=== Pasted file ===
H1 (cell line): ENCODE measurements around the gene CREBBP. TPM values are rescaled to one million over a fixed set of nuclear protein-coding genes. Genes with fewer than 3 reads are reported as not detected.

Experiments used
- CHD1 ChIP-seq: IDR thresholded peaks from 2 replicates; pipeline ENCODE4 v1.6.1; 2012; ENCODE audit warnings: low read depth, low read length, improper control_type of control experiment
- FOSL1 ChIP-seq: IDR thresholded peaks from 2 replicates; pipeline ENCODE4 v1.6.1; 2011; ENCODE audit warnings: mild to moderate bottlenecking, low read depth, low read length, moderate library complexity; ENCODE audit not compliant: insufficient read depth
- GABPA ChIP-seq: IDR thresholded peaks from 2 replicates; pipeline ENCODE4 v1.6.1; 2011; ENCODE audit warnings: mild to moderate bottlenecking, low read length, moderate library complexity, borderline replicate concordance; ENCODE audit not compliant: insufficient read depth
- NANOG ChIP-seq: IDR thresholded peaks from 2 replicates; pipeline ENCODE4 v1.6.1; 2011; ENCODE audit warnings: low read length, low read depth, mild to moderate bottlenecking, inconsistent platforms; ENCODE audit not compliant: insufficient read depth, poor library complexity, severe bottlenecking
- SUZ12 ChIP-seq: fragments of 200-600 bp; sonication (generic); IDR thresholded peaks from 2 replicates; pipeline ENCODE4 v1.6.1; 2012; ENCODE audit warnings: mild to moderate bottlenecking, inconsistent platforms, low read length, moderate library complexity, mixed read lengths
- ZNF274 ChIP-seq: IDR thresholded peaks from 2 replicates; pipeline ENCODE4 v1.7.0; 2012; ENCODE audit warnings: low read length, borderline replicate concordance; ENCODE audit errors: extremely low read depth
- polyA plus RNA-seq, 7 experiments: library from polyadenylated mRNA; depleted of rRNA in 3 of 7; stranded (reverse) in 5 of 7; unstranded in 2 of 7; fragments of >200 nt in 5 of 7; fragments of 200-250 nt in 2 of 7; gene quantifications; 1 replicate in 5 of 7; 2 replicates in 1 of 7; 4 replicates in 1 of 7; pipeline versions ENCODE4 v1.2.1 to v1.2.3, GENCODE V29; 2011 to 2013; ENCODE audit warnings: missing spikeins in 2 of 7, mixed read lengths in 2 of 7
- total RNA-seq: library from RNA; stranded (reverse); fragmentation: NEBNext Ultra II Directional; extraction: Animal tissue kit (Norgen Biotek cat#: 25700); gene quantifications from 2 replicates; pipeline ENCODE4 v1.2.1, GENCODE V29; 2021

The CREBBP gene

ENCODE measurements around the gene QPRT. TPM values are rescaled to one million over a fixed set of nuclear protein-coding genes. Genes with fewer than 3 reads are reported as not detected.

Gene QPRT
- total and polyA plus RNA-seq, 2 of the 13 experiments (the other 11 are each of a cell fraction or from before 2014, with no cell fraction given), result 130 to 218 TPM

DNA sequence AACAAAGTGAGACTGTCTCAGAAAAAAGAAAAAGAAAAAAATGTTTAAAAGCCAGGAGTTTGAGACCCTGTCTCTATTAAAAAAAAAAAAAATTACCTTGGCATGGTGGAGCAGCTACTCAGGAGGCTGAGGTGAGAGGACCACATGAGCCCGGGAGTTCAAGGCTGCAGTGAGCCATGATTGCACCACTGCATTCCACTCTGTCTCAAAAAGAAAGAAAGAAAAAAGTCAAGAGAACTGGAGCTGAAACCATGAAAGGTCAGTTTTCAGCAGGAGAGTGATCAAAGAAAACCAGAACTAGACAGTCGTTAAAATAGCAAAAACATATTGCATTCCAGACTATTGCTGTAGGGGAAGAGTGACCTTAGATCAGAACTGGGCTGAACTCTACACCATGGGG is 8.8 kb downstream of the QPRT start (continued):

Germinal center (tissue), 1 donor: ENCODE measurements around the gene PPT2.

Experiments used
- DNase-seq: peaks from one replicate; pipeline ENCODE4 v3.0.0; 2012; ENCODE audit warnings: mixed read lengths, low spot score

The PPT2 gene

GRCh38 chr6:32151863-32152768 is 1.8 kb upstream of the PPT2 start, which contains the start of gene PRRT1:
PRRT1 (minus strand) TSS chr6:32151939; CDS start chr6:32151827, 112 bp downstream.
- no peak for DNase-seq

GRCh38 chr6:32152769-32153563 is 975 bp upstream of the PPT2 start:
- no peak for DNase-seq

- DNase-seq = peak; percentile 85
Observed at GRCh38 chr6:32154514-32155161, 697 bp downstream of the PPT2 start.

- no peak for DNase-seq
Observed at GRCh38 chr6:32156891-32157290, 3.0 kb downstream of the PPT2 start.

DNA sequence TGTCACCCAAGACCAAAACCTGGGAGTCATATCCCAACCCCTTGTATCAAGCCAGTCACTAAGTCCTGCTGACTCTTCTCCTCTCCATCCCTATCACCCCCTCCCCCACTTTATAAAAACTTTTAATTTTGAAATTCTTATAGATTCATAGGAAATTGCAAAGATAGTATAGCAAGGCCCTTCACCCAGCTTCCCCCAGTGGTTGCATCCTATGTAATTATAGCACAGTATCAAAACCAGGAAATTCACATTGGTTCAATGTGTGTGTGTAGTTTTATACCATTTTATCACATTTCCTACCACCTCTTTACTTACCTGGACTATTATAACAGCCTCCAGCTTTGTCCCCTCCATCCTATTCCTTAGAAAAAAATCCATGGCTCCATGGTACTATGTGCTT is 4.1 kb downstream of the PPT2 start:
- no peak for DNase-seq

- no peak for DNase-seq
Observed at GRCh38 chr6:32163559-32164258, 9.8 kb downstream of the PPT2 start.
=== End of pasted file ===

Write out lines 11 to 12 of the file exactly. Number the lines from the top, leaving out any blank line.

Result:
The CREBBP gene

ENCODE measurements around the gene QPRT. TPM values are rescaled to one million over a fixed set of nuclear protein-coding genes. Genes with fewer than 3 reads are reported as not detected.